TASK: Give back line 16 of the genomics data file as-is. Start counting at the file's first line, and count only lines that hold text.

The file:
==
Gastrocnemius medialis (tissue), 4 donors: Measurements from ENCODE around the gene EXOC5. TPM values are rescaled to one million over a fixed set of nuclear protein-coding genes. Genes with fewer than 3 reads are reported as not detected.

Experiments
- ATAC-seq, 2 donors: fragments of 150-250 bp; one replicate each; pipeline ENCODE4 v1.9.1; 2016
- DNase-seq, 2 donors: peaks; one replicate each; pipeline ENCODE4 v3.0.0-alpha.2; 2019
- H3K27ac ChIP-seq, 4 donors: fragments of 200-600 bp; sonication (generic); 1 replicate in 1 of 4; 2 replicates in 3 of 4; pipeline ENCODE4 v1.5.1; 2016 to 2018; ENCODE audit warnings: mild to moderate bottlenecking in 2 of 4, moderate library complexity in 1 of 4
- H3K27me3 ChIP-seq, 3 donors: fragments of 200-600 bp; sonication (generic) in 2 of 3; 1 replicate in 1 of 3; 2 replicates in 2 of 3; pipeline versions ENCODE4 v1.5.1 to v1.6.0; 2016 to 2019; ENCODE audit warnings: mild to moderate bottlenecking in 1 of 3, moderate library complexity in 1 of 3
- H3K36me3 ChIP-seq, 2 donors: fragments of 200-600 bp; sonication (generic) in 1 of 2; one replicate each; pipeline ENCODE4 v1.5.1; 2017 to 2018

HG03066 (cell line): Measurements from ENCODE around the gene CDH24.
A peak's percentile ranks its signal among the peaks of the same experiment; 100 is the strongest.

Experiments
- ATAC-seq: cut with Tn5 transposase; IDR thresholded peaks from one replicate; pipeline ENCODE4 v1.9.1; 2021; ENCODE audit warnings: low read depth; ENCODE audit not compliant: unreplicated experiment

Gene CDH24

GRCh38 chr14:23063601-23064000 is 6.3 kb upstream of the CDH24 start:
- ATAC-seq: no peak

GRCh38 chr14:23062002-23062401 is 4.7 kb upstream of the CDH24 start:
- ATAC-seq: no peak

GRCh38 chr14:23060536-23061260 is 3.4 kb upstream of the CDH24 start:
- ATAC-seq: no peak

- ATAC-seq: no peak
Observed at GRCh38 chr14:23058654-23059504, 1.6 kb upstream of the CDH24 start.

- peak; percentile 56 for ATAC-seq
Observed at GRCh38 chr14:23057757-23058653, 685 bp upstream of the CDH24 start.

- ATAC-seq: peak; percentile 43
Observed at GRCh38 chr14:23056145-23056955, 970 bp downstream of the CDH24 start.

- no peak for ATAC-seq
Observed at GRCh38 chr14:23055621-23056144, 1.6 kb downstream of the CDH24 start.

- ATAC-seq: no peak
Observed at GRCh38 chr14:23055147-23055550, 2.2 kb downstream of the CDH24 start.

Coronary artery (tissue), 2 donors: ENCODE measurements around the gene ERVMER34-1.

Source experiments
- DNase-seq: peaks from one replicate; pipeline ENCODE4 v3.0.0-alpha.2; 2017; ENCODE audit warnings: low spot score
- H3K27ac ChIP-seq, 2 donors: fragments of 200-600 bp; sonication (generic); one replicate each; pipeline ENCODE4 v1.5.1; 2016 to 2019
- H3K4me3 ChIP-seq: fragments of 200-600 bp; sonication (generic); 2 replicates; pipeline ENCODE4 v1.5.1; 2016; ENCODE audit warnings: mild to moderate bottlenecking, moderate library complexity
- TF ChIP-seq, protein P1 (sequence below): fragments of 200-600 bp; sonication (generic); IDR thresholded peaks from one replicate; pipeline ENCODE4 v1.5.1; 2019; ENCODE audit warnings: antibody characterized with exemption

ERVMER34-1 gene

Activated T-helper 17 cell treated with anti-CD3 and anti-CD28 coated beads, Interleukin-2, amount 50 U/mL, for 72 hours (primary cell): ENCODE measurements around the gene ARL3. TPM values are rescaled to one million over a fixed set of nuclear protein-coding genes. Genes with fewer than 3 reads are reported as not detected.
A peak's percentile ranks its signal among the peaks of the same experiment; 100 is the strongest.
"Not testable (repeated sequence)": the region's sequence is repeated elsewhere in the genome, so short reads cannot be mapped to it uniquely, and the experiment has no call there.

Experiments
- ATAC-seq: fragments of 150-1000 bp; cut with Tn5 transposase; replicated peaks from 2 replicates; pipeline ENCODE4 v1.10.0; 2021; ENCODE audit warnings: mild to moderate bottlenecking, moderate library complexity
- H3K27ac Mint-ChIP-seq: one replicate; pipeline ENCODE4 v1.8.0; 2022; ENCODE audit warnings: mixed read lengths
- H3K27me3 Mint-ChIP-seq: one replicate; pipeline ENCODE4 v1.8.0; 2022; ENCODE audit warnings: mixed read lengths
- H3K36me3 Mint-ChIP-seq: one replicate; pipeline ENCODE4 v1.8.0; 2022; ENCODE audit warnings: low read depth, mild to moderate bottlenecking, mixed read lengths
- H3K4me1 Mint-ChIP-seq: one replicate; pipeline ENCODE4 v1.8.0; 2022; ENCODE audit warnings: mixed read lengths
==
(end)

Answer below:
- ATAC-seq: no peak